“Right,” I said.  “What’s he doing up there?”

“Wife and mistress both report that after he went to Wisenheimer’s, he started acting crazy, babbling on and about straws, how he needed them, had to have them,” Jeffries.  “Now that you’ve filled in the blanks, it sounds like classic addiction.”

“Oh, the booger sugar will get you,” I said.  “Even when taken orally.”

“He stopped sleeping,” Jeffries said.  “Stopped eating.  Stopped reporting to work.  Got fired and didn’t care.  He just sat around Wisenheimer’s, ordering drink after drink, going on and on to anyone who would listen about how much he loved the straws.”

Bryant cupped his hands around his mouth, creating a makeshift bullhorn.  “I will suck the dick of anyone who will give me a Wisenheimer’s straw.  You hear me, world?  You got a straw from Wisenheimer’s and I will drop to my knees and polish your skin flute until it’s nice and shiny!”

I looked at Rosie.  “Looks like it isn’t limited to rats after all.”

“Conclusive proof, I’d say,” Rosie added.

“Rats?” Jeffries asked.

“Long story,” I said.  “What’s his end game?”

“When he showed up to Wisenheimer’s today and found out you’d burned it down…”

“Correction,” I said.  “A fight caused by the clandestine Illumistrawti hitmen in the employ of the Strawman led to it being burned down.”

“Nothing you ever say makes sense to me, Smasher,” Jeffries said.

“It’s cool,” I said.  “Stay ignorant.  Life will be easier for you, that way.  Continue.”

“He says he’ll jump if we don’t get him a straw from Wisenheimer’s,” Jeffries said.  “We searched the wreckage.  Asked around town.  Nothing.  We aren’t going to be able to comply with this guy’s request and he looks like he’s serious about jumping.”

I looked up at the jumper.

“I am so, totally serious about jumping right now!” the jumper cried.  “You guys don’t even know!”

“What’s the plan?” I asked.

Jeffries looked around, reluctant to speak.

“What?” I asked.

“Um,” Jeffries said.  “That you go out on that ledge and try to talk some sense into him?”

“Me?” I asked.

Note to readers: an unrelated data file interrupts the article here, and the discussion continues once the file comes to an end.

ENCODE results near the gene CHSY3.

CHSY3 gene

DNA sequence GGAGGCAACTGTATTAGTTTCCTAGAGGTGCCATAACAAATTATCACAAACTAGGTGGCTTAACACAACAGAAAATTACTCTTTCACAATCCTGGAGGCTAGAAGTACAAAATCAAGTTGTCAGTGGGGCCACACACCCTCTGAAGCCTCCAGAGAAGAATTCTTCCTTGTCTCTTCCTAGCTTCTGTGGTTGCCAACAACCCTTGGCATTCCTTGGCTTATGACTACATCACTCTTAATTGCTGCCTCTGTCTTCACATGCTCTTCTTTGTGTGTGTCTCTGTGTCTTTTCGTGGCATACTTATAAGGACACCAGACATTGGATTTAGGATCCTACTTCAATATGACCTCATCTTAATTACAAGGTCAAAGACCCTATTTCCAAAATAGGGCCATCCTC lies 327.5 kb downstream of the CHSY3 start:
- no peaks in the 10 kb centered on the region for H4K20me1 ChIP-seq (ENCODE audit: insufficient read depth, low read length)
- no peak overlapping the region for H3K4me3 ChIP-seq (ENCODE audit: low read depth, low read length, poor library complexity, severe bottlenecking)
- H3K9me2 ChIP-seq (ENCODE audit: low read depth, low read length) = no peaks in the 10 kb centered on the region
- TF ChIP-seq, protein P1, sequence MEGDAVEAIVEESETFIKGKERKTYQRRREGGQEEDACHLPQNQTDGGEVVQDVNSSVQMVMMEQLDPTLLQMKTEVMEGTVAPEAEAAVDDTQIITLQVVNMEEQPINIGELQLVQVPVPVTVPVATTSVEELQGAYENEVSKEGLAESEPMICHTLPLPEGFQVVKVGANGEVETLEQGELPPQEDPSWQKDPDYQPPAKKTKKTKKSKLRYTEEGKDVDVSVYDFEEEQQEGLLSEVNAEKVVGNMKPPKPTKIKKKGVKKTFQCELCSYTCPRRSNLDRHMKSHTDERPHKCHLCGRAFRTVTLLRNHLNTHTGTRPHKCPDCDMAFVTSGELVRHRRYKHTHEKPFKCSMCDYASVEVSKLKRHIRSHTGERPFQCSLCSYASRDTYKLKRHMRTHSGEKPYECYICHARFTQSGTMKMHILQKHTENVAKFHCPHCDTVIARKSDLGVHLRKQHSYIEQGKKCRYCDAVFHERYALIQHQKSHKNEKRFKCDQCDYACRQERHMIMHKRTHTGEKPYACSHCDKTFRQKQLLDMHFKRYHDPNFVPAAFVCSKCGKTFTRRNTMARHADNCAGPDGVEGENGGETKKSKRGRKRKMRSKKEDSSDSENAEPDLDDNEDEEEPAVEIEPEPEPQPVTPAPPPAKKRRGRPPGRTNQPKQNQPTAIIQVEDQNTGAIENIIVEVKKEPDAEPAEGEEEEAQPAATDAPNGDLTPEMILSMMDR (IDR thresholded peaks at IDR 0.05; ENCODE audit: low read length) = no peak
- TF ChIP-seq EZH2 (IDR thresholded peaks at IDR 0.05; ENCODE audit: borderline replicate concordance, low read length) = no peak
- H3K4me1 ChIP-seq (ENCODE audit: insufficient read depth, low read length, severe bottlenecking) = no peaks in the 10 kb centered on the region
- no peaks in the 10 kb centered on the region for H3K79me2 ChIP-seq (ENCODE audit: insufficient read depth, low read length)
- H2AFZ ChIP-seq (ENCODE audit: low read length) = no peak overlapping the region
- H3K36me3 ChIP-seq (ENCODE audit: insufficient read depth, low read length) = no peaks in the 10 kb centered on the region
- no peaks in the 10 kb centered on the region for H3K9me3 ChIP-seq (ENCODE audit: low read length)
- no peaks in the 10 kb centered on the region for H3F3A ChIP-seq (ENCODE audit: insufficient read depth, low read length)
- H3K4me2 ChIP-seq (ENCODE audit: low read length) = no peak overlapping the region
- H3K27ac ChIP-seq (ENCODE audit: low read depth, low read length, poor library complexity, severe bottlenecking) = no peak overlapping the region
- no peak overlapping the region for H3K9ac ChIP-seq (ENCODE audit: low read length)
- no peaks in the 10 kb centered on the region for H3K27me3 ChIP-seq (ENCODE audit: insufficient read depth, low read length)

“Well, why the hell not, Smasher?” Jeffries asked.  “You live and breathe this cowboy shit, don’t you?”

“When it’s going to break open a case, yeah,” I said.  “Not to save the life of some yuppy butt monkey who was…wait, what the hell was he lobbying for anyway?”

Jeffries flipped through the file.  “The International Association of Pesky Telemarketers.  He fought for laws that would allow fly by night companies to call you during dinner and try to sell you socks, novelty goods, assorted anal creams…”

“Oh, screw this guy!” I said as I seized the bullhorn and pressed it up to my lips.  “Jump!  Jump!”

Jeffries took the bullhorn away.  “Smasher, knock it off!  Now, I called you down here to do what you do best.”

“And what’s that?” I asked.

“Crazy,” Jeffries said.  “Because you’d have to be a loon to go up there with that dingbat.”

“Straws!” Bryant shouted.  “Drop your pants!  Give me your dicks!  I’ll suck them off in a line like they’re all part of one big, long, fleshy xylophone as long as I get my straws!”

“You going up there or what?” Jeffries said.

“Fine,” I said.

“You’ll need to go unarmed,” Jeffries said.

“Are you kidding me?” I asked.

“It’s the only way he’ll trust you,” Jeffries said.

I rolled my eyes.   I took off my jacket and to my chagrin, my holster, which contained both Thunder and Lightning, and handed it all to Rosie.  I then pulled my .38 out of my boot and gave that to my partner as well.

“Anything else?” Rosie asked.

I dug into my pockets and my switchblade, my brass knuckles, and a compact pistol, all of which went to Rosie.

“Wow,” Rosie said.  “Is that it?”

“Yeah,” I said as I walked toward the building.  “Wait.”

I stopped.  I reached down the back of my pants, fished my hand around inside my underwear, then pulled out a grenade.

“Holy shit!” Rosie said.

“Relax,” I said.  “You act like you’ve never seen a grenade before.”

“You mean to tell me I was riding around next to that thing this entire time?” Rosie asked.

“It’s perfectly safe,” I said.  “It’s my good luck charm.  I’ve been carrying it for years and I haven’t needed to throw it yet.  As long as the pin stays in it, it’s just a harmless paperweight.  Here.”

Rosie refused it.  “I’m not taking that.”

I turned to Jeffries.  “Neal, I’m trusting you with my ass grenade.  If this goes FUBAR, please find it a good home.”

A tiny tear trickled out of Jeffries’ eye.  He sniffed as he accepted the explosive device.

“What?” I asked.  “You wussing out on me?”

“No,” Jeffries said.  “It’s just, you know.  Allergies.  You’ll be fine, Smasher.  You’ll be coming back to accept this ass grenade yourself.”

“Yeah, yeah,” I said as I headed for the building.  “Just keep it safe.”